Opinion vs. fact

There's an article on Theconversation.edu.au called No, you're not entitled to your opinion. It's a great piece, and I recommend all of it. But this part in particular stuck out to me, and I want to talk about it.

Plato distinguished between opinion or common belief (doxa) and certain knowledge, and that’s still a workable distinction today: unlike “1+1=2” or “there are no square circles,” an opinion has a degree of subjectivity and uncertainty to it. But “opinion” ranges from tastes or preferences, through views about questions that concern most people such as prudence or politics, to views grounded in technical expertise, such as legal or scientific opinions.

First of all, it's a well-established fact that I strongly dislike Plato.  But moving on from that,

I don't think that the fact/opinion dichotomy is as worthy of dichotomy status as we treat it.  I think, rather, that opinions are a type of fact.  Specifically, opinions are facts about an individual's preferences.  Opinions have truth-value, just like every other kind of fact.  The problem is, most of the time we phrase statements that should be opinion statements as metaphysical claims.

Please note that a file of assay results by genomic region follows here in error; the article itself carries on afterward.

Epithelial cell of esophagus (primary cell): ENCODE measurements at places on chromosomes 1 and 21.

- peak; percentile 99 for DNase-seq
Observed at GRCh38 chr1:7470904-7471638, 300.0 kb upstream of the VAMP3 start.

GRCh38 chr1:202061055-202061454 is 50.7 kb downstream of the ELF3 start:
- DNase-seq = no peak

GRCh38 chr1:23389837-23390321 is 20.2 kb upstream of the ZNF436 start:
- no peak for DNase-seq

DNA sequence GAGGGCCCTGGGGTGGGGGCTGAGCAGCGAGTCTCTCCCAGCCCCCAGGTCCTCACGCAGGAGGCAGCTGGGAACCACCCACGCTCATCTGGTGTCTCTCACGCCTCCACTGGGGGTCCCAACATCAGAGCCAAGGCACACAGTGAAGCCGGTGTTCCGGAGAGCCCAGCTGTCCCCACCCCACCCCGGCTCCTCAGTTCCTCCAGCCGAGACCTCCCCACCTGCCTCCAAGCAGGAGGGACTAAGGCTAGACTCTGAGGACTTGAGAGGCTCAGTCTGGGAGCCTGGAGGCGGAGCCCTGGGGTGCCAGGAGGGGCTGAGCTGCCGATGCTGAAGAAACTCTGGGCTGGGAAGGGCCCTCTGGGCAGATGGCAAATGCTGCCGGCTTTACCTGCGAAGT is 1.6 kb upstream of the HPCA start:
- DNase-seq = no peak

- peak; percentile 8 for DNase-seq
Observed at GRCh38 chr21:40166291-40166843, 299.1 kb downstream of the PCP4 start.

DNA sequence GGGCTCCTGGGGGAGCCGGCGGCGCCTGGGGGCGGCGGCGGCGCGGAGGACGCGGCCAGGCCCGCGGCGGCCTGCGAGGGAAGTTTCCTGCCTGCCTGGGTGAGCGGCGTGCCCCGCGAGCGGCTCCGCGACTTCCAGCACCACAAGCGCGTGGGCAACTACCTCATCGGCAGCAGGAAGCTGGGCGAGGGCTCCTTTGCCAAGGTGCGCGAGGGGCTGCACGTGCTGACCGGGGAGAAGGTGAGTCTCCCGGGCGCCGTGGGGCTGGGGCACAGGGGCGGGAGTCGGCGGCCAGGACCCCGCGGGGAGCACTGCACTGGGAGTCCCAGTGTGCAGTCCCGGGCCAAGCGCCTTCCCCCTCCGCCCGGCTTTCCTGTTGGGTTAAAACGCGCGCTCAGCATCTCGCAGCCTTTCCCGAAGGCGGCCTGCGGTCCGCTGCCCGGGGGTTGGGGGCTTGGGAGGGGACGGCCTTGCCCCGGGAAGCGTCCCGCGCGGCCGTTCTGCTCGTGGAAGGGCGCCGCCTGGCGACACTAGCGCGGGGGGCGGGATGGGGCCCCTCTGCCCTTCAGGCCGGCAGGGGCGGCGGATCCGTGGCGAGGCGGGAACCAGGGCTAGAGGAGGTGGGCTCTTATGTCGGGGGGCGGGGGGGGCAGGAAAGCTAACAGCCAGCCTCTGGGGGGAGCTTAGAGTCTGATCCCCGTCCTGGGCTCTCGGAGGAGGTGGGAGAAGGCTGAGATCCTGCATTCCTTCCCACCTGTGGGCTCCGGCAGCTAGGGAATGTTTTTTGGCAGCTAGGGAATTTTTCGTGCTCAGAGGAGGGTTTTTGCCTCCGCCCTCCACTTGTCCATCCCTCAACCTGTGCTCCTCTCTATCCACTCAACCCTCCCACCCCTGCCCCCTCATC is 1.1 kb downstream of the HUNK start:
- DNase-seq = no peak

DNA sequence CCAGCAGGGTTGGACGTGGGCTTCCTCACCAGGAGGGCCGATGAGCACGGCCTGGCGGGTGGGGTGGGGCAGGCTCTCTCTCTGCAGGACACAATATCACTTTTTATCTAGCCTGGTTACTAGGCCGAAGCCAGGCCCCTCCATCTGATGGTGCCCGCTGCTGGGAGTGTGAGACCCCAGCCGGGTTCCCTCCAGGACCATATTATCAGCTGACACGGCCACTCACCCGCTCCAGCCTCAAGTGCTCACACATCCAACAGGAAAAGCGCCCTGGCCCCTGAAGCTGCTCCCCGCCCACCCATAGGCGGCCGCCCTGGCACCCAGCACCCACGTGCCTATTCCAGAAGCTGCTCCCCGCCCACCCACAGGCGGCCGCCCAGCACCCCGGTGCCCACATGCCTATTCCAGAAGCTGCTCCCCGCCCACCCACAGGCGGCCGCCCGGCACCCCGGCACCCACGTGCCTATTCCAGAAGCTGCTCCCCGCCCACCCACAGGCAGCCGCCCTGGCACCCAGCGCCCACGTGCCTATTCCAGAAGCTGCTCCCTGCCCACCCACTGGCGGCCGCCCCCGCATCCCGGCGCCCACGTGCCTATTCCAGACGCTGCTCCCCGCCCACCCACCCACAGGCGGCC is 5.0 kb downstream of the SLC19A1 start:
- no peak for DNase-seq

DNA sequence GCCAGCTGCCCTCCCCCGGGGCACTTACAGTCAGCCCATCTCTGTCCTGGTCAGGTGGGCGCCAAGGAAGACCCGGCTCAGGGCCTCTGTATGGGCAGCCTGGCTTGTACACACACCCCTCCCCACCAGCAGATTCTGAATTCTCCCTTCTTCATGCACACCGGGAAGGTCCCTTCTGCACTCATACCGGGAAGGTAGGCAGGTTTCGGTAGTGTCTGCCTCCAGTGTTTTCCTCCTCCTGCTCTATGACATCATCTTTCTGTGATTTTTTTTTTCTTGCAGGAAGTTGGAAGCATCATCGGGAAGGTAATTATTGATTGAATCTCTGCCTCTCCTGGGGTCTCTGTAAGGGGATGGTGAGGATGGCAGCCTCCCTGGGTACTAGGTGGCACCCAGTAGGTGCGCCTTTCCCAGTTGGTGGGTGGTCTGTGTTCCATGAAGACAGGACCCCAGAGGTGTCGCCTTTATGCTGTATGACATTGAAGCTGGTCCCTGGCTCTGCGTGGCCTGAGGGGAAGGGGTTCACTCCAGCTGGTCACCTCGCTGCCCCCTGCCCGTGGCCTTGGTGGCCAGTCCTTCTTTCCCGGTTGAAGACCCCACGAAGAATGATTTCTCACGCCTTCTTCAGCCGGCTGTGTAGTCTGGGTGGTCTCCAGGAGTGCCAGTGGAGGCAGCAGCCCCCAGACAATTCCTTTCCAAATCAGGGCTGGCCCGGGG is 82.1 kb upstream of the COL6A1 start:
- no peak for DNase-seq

If I say "Strawberry ice cream is good," I'm wrong.  I'm not saying I'm wrong because there's no one who likes strawberry ice cream.  I like strawberry ice cream.  I'm wrong because strawberry ice cream does not posses intrinsic metaphysical value.  It is not good, people just like it.

If I say "I dislike strawberry ice cream," I'm still wrong.  Or, I'm lying.  This time it's phrased as an opinion statement, but the statement I'm making is a lie about the fact of my experience.

To use a more common manifestation of this argument, let's try this with God.

  • "God is real" is not an opinion.  It's a fact-claim.  Its truth or falsehood is external to individual beliefs.  (Unless you believe in a fairly complicated metaphysics, but it's still not an opinion.)
  • "I believe in God" is not an opinion.  It's a statement about your internal set of presumed fact-claims.
  • "I love God" is an opinion.  Now, we're talking about your emotional relationship to something external. Just like I can say "I love Batman" as easily as I can say "I love Terry Pratchett," whether God is real or not doesn't affect your ability to have feelings relating to that concept.

So, yeah.  That's how I feel about all that.